10 Nov 2001: I transplanted the November seedlings into the top garden bed.Only about half of the seeds I sowed germinated. They seem to be doing OK so far, but I’m not sure why my germination rates are so low.

Nov 2001: More seeds were planted in early November in the sand/coir seed raising box.

Oct 2001: I planted corn seeds straight into the top garden bed. They didn’t germinate – I think they got too much water and rotted.

November 11th, 2001

Basil ‘Sweet Genovese’

Basil is a handy herb to have growing in the garden. You can knock up a pesto sauce at a moment’s notice, toss it through some pasta, and be eating dinner 15 minutes after walking in the door.

Mr Fothergill’s (seed)

Basil ‘Sweet Genovese’. This is an aromatic herb which has many culinary uses, and is particularly popular in Mediterranean dishes.

An annual, growing up to 38-40cm tall. It is a useful border plant and grows well in pots or tubs.

Sowing: during Spring in final position 5mm deep, spaced 30cm apart. Keep moist. Sow all year round if growing in pots on the windowsill. Basil thrives in a rich, well drained soil and a warm sheltered position.

Harvesting: pick the leaves as required, basil is best used fresh. Pinching out the tip of the main stem will encourage bushy growth or prevent the plants from flowering to prolong picking.

Culinary: the leaves impart a mild aniseed-clove flavour to salads, soups and omelettes and are delicious with tomatoes. Only add basil at the last minute when cooking or the flavour will be lost.


18 Nov 2001: The seeds are just starting to sprout. They should be ready to plant out in the garden within a few weeks.

November 11th, 2001

Bay Tree

12 Nov 2001

Norwood Industries (seedling)

Bay Tree (laurus nobilis). Slow growing evergreen small tree 9-15 metres. Warm position in sun or partial shade. Dark aromatic leaves, tree can be pruned to shape and size. Dried leaves added to spaghetti, soups and stews. Will happily grow in a large tub.


4 Nov 2001: I planted this small bay tree at the end of the middle bed in the vegie garden today. I’m planning to keep it pruned so it doesn’t grow much more than about 2 metres tall. Hopefully it won’t take over the garden.

November 4th, 2001

Roma Tomato

I chose Roma tomatoes this year because they’re resistant to fruit fly and other pests, and have heaps of flavour. The shade cloth and wire you can see in the photo below gives the seedlings some shade and protection from wind.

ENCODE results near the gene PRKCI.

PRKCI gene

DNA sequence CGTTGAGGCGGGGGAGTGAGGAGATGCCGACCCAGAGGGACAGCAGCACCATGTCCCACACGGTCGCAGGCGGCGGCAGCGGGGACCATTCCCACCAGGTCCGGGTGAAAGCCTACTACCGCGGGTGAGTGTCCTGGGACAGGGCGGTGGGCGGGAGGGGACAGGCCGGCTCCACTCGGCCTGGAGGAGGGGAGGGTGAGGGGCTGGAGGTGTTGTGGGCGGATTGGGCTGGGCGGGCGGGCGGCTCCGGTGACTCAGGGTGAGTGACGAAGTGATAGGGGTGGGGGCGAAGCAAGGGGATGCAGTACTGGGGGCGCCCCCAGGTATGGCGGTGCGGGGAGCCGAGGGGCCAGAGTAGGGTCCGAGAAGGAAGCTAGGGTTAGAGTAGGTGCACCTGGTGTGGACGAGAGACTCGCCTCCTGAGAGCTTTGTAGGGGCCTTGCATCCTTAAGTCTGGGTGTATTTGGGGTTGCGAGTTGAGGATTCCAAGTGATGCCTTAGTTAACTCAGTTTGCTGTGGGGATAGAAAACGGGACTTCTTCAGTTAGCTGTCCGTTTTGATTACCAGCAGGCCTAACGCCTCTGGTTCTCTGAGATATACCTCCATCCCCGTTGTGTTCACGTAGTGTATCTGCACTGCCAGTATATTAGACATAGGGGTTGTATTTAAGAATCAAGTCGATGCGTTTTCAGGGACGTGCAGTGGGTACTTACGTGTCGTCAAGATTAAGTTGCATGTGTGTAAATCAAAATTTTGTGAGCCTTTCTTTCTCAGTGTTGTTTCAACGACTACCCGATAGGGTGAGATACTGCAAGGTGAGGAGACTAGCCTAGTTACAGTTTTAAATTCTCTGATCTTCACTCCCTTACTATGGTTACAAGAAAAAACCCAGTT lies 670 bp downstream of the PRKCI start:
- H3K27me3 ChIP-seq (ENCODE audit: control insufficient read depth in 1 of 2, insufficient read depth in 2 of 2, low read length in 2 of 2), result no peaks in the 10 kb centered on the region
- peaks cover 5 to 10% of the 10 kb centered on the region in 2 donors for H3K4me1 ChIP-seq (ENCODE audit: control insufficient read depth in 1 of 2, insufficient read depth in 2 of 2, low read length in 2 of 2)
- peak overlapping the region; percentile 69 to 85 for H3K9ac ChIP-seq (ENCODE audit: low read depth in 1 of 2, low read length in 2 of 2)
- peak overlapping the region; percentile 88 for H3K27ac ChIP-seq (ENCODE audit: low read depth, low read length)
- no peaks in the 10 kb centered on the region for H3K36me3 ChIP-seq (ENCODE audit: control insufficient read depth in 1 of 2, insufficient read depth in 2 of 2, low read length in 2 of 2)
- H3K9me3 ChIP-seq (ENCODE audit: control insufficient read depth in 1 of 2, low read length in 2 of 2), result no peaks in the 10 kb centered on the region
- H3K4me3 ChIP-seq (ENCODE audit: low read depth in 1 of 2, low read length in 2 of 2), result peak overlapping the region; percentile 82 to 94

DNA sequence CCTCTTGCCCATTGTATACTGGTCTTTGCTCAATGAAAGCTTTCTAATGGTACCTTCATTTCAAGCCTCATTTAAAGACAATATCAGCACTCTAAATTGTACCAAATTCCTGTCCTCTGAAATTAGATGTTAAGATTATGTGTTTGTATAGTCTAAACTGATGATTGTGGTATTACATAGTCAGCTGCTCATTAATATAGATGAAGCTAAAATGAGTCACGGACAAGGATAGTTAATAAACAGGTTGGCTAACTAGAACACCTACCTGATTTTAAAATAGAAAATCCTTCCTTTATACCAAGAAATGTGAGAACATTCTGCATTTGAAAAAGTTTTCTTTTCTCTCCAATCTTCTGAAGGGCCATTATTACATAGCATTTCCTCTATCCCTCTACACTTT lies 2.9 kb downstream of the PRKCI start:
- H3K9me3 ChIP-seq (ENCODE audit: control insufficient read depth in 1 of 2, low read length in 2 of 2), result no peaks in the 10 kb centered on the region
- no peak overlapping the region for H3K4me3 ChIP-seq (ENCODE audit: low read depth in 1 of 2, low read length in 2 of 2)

12 Nov 2001


9 Dec 2001: Staked up the plants, as they were getting a bit big.

4 Nov 2001: I planted 3 Roma tomatoes from punnet seedlings in the middle garden bed.

November 4th, 2001

Pea ‘Greenfeast’

23 Nov 2001 1 Dec 2001 1 Dec 2001 9 Dec 2001

Mr Fothergill’s (seed)

Pea ‘Greenfeast’. An excellent variety for the home gardener – one of our best cool season crops. A very hardy variety which crops well even in exposed areas. Requires very little attention. Choose a sunny position on well prepared, deeply dug, rich soil.

Height: 70cm.

Sow: Autumn through to Spring to avoid flowering during frost periods. Prepare flat trenches 15cm wide and 5cm deep. Plant seeds in zig-zag fashion along the middle of the trench allowing 5cm between each seed. Fill trench with soil and firm down gently. Rows should be spaced 45cm apart and approx 2m long.

Protect from birds with netting or black cotton during the early stages of growth. We advise using sticks or twigs to support the crop and this will make picking easier and improve yields. Keep well watered.

Harvest: crop will be ready approx 14 weeks from sowing. For the best flavour cook immediately after picking. When all the peas have been picked, the stems are a useful item for the compost heap.

Ideal for deep freezing.


12 Dec 2001: Picked another pod. Piled fertiliser around the base of each plant, as the new pods don’t look very big.

11 Dec 2001: Picked two more pea pods.

9 Dec 2001: Picked the first pea today – delicious!

1 Dec 2001: The peas are starting to flower, and the first few pea pods are growing.

Oct 2001: I planted the pea seeds straight into the ground in early October, around the same time as the sweet corn. I had a bit more luck with the peas – they sprouted pretty soon after sowing.

2 comments October 15th, 2001